Types of plant pathogens

This post is meant to simplify plant diseases and their control. I hope I don’t offend any plant pathologist out there. My father was a plant pathologist, and he might have cringed at some of my generalizations, but I’m not writing this for plant pathologists, so here goes.

The three major classifications of plant diseases are those caused by fungi, bacteria, and viruses. Yes, there are other classifications of pathogens, but I’ll not discuss them here. Fungi are usually multicellular, bacteria are single celled, and viruses are not a true living organism at all, as they cannot reproduce without a living host.

We’ll begin with fungus diseases. Some fungus diseases are systemic, which means that the fungal mycelium goes inside the plant. An example of this is silverleaf disease in apples. There is no effective way to treat this disease outbreak other than removing and burning the affected trees.

Most fungus diseases aren’t as difficult to control. Part of the reason involves knowing a little about the disease triangle. Three things are necessary for a disease to occur. The environment must be suitable, there must be a pathogen and the plants must be susceptible to that pathogen. If the environment is not suitable for growth of the fungus, disease will be avoided. Otherwise, treatment will be necessary.

However, if you know that, you can treat early and avoid much of the problem. Should you fail to do this, you often can treat infected plants and solve the problem. Removing infected tissue or treating with a fungicide are treatment options. Apple scab is a fungus disease that can be controlled with regular spraying.

Fungi don’t reproduce as fast as bacteria, which leads us to bacteria. They are single celled primitive microorganisms called prokaryotes. This means that their cells have no nuclei. Under favorable circumstances, they can reproduce at an alarming rate. That’s why plants can look healthy one day and nearly dead the next.

We all have experienced bacterial infections and have taken antibiotics (bactericides). We usually take them two or three times a day for ten days or so. This kind of treatment regimen is impractical for plants. The only effective ways to control bacterial diseases in plants are to remove the infected plant to save the rest or plant cultivars resistant to the disease.

A common bacterial disease you might see in a garden is bacterial wilt, which infects cucurbits and tomatoes. Removing insect vectors like cucumber beetles can lessen the problem. So can improving air circulation and not overwatering.

Fire blight in pears has made it virtually impossible to grow bartlett pears in our climate. Citrus greening disease and citrus canker have crippled the Florida citrus industry in recent years.

Viruses are perhaps the most difficult pathogen type to control. Viruses attach themselves to the cell of a host and reprogram that cell to produce more viruses. These tiny pathogens are nothing more than a piece of DNA or RNA covered with a protein coat. There is basically no chemical control for them. Removing infected plants is about the only thing you can do once plants become infected.

Probably the most effective way for plants to avoid being damaged is to reduce the stress on them. Proper nutrition and water management are important but investing in resistant varieties is the most effective way to avoid losses.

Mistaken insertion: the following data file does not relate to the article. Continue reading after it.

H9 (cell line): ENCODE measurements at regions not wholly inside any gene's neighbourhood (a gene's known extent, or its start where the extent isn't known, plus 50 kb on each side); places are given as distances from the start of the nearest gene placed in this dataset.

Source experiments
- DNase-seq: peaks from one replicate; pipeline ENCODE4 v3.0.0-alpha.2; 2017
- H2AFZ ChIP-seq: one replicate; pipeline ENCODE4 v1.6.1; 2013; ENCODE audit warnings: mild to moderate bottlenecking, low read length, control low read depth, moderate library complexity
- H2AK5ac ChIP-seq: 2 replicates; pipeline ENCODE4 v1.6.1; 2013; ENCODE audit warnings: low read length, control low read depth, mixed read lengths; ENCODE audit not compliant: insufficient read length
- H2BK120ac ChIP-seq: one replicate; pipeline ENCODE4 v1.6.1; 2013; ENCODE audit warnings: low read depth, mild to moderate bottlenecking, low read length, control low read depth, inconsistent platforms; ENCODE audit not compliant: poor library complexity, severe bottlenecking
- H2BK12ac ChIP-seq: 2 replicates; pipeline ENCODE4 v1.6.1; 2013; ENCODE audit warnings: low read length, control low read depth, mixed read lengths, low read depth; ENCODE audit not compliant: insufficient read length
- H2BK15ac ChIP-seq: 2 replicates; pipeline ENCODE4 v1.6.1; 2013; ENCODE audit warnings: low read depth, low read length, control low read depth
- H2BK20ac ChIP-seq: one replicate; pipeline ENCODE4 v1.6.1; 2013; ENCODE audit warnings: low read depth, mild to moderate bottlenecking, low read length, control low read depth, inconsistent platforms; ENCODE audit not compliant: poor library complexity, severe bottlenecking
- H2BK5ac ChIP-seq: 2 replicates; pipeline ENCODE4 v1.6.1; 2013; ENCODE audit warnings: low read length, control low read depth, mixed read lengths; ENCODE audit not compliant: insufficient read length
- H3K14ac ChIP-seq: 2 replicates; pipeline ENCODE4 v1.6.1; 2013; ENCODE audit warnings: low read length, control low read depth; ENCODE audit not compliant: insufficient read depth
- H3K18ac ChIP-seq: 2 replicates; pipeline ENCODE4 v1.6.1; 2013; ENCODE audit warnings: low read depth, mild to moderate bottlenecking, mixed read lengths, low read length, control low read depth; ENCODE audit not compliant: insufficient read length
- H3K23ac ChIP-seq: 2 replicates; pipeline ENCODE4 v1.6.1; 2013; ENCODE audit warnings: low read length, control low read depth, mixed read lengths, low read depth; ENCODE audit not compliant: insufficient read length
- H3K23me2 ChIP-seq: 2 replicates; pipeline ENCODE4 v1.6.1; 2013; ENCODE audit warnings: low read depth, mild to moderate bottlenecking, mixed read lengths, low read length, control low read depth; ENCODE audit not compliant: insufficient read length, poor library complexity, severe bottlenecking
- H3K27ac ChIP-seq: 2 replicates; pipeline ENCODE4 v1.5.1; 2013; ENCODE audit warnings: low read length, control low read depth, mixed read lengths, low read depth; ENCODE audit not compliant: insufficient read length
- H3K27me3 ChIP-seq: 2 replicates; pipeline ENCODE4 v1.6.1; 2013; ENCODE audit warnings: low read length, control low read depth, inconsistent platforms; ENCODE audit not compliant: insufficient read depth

I’m only scratching the surface here. Plant pathology is a complicated science, and I have made some sweeping generalizations. Not only did I not even mention all the pathogen types, but I also didn’t even discuss abiotic factors like mineral deficiencies, which are very common.

About tedmanzer

I grew up in Old Town Maine and got a B.S. at the University of Maine in Plant Sciences/ minor in Botany. From there I moved to West Virginia and earned a M.S. in Agronomy at WVU. I also met my wife there. She grew up in rural WV as the daughter of tenant farmers who raised cattle and hogs. Their lifestyle at times was one of subsistence and I learned a lot from them. I've always been a foraging buff, but combining my formal botanical knowledge with their practical 'Foxfire-type' background opened up my eyes a little more. I recently retired from teaching high school agriculture after 25 years teaching with my wife. Until recently I wrote a weekly nature/foraging column for the local paper (dailyadvance.com). I also have written several Christian nature/adventure novels that can be purchased on Amazon in Kindle format. One is a five book family saga I call the 'Forgotten Virtues' series. In the first book, Never Alone (presently out of print), a young boy comes of age after his father dies in a plane crash, and he has to make it alone. The second book, Strange Courage, takes Carl from his High School graduation to his recovery from a nasty divorce. The third book, Second Chances, takes Carl from his ex-wife's death and the custody of his son to his heroic death at age 59. The fourth book, Promises Kept, depicts how his grandchildren react and adjust to his death (this one is not yet published). In the final book, Grandfather's Way, his youngest and most timid granddaughter emerges from the shadow of her overachieving family and accomplishes more in four months than most do in a lifetime. I use many foraging references with a lot of the plants I profile in these articles in those books. I also wrote a romance novel titled Virginia. It is available on Amazon and is a different type of romance from a man's perspective.
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